Personally, I'd opt for the 10 AWG regardless - you're going to get 0.5% more production from your system with that cable and the incremental cost should be minimal.

    We're talking maybe $50 max more for 10 AWG wire for a system that will probably produce about 5000 kWh / year, so you'll get up to 250 more kWh out of the system each year with 10 AWG wire vs 12 AWG. OK not that much since the system doesn't produce max power all day, but still, even if you only get 100 more kWh out of the system a year it's a no brainer.
  • ggunnggunn Solar Expert Posts: 1,973 ✭✭✭
    Re: Micro Inverter wiring and breaker question.
    drees wrote: »
    Enphase recommends that you keep voltage rise to less than 2% total with an inclusive voltage rise of less than 1% in the Engage cable itself.

    http://enphase.com/wp-uploads/enphase.com/2011/10/Enphase_Tech_Brief_Vdrop_M215_Microinverter.pdf

    If you are running a string of 17 inverters fed on one end, depending on whether they're mounted in portrait or landscape, the last inverter in the string is already going to see either 1.94% or 3.21% voltage rise respectively.

    Why would the orientation of the modules have any effect on voltages?
  • dreesdrees Solar Expert Posts: 481 ✭✭✭
    Re: Micro Inverter wiring and breaker question.
    ggunn wrote: »
    Why would the orientation of the modules have any effect on voltages?
    There's 2 different trunk cables for the M215 - the distance between connectors is different to better fit portrait / landscape installs.
  • ggunnggunn Solar Expert Posts: 1,973 ✭✭✭
    Re: Micro Inverter wiring and breaker question.
    drees wrote: »
    There's 2 different trunk cables for the M215 - the distance between connectors is different to better fit portrait / landscape installs.
    And the difference in voltage drop in the cables makes that much difference?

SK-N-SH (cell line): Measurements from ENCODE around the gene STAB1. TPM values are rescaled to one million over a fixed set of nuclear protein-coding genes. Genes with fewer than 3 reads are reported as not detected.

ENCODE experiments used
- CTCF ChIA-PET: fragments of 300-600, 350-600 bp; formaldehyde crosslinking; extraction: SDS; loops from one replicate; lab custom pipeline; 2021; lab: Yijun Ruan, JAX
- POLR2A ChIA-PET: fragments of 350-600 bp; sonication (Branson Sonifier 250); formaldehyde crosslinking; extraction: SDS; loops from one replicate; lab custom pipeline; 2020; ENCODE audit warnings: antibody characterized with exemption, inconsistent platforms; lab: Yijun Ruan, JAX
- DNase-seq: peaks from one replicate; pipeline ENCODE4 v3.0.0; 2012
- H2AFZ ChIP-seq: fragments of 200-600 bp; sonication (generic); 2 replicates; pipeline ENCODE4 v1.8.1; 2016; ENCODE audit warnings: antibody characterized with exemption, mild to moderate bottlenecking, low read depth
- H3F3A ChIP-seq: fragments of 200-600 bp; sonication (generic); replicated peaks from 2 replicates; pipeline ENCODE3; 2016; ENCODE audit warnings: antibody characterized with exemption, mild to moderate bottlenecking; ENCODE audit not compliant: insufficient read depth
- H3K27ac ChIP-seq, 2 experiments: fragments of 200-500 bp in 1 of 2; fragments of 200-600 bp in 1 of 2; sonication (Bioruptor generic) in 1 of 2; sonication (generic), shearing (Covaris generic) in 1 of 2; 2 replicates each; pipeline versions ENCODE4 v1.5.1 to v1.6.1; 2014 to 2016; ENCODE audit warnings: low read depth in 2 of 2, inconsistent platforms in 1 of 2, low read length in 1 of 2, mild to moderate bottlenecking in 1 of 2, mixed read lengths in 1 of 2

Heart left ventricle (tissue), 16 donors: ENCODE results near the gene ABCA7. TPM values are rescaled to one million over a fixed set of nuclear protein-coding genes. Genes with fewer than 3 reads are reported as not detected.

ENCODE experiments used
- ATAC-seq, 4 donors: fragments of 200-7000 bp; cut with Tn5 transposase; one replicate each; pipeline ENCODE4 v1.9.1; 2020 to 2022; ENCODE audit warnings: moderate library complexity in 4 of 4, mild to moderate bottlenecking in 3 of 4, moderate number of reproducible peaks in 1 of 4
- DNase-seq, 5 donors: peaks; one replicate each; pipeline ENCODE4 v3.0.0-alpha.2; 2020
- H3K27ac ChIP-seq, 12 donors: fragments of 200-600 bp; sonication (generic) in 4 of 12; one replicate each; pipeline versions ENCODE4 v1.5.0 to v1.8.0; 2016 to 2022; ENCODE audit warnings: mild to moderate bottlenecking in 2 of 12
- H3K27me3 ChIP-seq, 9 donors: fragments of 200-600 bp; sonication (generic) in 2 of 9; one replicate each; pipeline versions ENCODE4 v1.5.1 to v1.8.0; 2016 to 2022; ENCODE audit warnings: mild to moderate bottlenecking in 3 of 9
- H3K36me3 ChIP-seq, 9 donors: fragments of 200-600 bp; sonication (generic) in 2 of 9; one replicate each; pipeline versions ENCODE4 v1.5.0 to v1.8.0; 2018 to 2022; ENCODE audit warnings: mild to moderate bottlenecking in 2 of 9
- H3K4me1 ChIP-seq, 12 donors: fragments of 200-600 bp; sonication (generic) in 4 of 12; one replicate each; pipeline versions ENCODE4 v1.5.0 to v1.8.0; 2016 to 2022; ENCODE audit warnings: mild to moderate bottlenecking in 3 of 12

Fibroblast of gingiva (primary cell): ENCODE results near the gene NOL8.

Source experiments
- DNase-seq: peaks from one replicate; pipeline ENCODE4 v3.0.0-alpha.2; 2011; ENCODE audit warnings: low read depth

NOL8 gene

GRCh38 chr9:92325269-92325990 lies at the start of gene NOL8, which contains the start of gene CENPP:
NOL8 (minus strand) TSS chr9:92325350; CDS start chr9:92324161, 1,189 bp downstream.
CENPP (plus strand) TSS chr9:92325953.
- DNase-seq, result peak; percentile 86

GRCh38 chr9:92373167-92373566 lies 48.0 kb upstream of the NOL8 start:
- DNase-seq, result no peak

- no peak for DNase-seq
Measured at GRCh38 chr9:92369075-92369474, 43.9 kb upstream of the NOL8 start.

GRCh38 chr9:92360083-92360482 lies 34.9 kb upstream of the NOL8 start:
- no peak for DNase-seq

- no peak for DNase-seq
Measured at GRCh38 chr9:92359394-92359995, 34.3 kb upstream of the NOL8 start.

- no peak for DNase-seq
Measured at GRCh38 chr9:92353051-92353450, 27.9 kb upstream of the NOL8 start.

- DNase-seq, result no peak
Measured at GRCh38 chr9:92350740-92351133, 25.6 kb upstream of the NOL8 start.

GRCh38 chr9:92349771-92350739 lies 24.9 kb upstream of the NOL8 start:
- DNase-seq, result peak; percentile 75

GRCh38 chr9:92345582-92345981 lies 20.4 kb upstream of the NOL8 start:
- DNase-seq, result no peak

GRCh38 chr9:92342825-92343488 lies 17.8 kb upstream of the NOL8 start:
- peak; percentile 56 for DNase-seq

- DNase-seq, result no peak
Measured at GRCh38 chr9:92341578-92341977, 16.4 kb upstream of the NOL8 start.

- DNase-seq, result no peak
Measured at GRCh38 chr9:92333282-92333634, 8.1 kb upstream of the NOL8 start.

• dreesdrees Solar Expert Posts: 481 ✭✭✭
    Re: Micro Inverter wiring and breaker question.
    ggunn wrote: »
    And the difference in voltage drop in the cables makes that much difference?
    Yes - the landscape connector spacing is 1.7M compared to 1.0M on a portrait cable, so the last inverter on a 17 inverter string is 95 ft away on a landscape install compared to 56 ft away on a portrait install.
  • cygonecygone Registered Users Posts: 6
    Re: Micro Inverter wiring and breaker question.

    Hey, thanks for all the input. I am going to center feed and am using a portrait configuration. I went with the 10awg as you all suggested.
  • jaggedbenjaggedben Solar Expert Posts: 230 ✭✭
    Re: Micro Inverter wiring and breaker question.
    ggunn wrote: »
    The breaker size does not depend on the wire gauge. The breaker should be 17 times the rated maximum output of a single microinverter, rounded up to the next standard size.

    Actually it should be 17 times the maximum output of one inverter, multiplied by 1.25, then rounded up. And in any case, a 20 amp breaker is sufficient to protect the wiring on a M215 circuit with any number of inverters; one does not need to go smaller for fewer inverters. 17 M215s is the max allowed on a circuit according to Enphase.